National Doughnut Day: Its History and Where to Claim a Free Donut

National Doughnut Day Donut
National Doughnut Day, which is celebrated on the first Friday of June, is more than just a celebration of the fried confectionaries. The day actually has its roots in America’s war history and pays homage to the women who provided food and comfort to soldiers during World War I and II. Here is some of the history involved in the remembrance, as well as some locations where free donuts could be claimed.

The origins of National Doughnut or Donut Day, depending on one’s preference, lie in World War I deployment when approximately 250 Salvation Army officers were sent to Europe in an effort to comfort U.S. troops. The workers talked to soldiers and helped them write letters home, as well as made and served doughnuts along the frontline trenches. These activities provided a sense of calm and a bit of home to the soldiers on the battlefield. The Salvation Army helpers, who were primarily women, became known as ‘doughnut dollies’, ‘doughnut girls’, ‘doughnut lassies’, or ‘Sallies’. They later resumed their duties of serving doughnuts during World War II.

National Doughnut Day was first established by The Salvation Army in 1938 in Chicago, Illinois, as a way to raise money for social service ministries during the Depression. Its history is deeply rooted in America’s war efforts and social outreach programs to help keep the home fires burning, as well as provided assistance to the poor and homeless during the Depression. The day has become a national celebration of the sweet treats and the people who served them to soldiers in battle.

In honor of National Doughnut Day 2014, several businesses are celebrating by giving away free donuts to customers on Friday, June 6. Each business has its own rules and regulations for participating in the annual holiday, which usually involves the purchase of some item such as a beverage. Here is a compilation of several places where an individual could claim a free donut in recognition of the observance.

Tim Hortons will offer a free donut to any customer in the U.S. who makes an in-store purchase on June 6. “One of the most glorious days of the year will soon be here!” the franchise announced via its official Facebook page on May 30.

Another franchise, which is offering free confectionaries in observance of National Doughnut Day, is Krispy Kreme. The deal, which is also available to customers in the U.S. and Canada with the exception of Connecticut and Puerto Rico, encompasses all of Krispy Kreme’s varieties including the “World Famous Original Glazed” donut.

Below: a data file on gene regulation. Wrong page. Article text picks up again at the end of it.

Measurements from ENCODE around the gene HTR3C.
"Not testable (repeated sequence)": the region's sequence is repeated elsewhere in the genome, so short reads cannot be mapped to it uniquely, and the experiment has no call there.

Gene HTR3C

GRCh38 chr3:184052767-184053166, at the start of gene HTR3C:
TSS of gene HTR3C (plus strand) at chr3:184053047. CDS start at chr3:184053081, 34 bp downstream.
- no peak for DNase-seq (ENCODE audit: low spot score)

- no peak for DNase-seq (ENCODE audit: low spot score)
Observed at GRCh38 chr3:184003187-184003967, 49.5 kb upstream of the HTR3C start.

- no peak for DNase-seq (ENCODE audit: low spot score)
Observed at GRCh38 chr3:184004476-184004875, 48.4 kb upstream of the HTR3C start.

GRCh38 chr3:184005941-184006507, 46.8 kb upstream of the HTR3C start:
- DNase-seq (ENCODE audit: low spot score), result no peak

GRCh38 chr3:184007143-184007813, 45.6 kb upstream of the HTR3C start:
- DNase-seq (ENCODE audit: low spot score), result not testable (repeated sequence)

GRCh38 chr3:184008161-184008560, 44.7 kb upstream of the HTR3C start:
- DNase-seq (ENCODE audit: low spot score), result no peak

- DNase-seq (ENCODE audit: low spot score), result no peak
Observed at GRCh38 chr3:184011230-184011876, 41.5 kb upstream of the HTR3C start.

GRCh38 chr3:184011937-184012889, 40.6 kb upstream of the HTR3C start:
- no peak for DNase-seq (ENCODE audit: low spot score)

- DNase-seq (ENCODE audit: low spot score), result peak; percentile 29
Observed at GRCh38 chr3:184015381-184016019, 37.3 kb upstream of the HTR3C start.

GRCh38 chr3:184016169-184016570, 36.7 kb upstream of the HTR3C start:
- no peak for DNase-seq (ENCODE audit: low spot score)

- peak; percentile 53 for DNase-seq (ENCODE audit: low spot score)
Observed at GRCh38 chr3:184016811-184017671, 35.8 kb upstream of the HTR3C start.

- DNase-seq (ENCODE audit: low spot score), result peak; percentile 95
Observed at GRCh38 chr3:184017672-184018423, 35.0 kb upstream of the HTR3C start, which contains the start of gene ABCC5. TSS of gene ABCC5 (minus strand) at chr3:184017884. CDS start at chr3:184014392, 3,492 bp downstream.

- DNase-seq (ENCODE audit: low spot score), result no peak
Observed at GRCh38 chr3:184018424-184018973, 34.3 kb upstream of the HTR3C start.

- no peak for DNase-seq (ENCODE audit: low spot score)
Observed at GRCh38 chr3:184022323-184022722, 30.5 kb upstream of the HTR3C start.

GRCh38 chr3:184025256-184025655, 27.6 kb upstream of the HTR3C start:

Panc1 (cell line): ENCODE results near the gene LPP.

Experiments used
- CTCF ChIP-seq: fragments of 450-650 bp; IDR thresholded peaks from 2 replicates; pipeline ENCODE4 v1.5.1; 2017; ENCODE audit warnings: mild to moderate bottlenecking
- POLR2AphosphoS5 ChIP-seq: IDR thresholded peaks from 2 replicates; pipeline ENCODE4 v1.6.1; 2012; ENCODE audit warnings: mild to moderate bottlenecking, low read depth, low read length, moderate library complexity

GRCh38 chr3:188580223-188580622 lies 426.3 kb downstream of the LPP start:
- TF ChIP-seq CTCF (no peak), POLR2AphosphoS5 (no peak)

Dunkin’ Donuts will also be offering free donuts to customers on June 6 with the purchase of any beverage. The offer is while supplies last and is only valid at participating locations.

Another chain that is observing this year’s National Doughnut Day is Cumberland Farms. With the purchase of any coffee (iced or hot) or one of its signature Chill Zone beverages, all of Cumberland Farms’ newly renovated locations will be offering free donuts to customers on June 6.

While a free mini cake donut, along with Carnival Sprinkles, is awaiting Doughnut Plant NYC customers who visit any of its New York locations on National Doughnut Day. Only one donut is available per order and the offer is only while supplies last.

Another chain store that is participating in National Doughnut Day is Walmart. Again, with any purchase, customers can claim a free donut in observance of the sweet treats and the service workers who dispensed them to soldiers in war times.

National Doughnut Day, which is celebrated on the first Friday of June, has evolved into much more than just a celebration of the fried confectionaries. The day is deeply rooted in America’s war history and pays homage to the service workers, who were mainly women, whom provided food and comfort to soldiers during World War I and II. The history involved in the remembrance is in-depth and extensive, as are the various locations where free donuts could be claimed.

By Leigh Haugh

Sources:
International Business Times
Detroit Free Press
Parade

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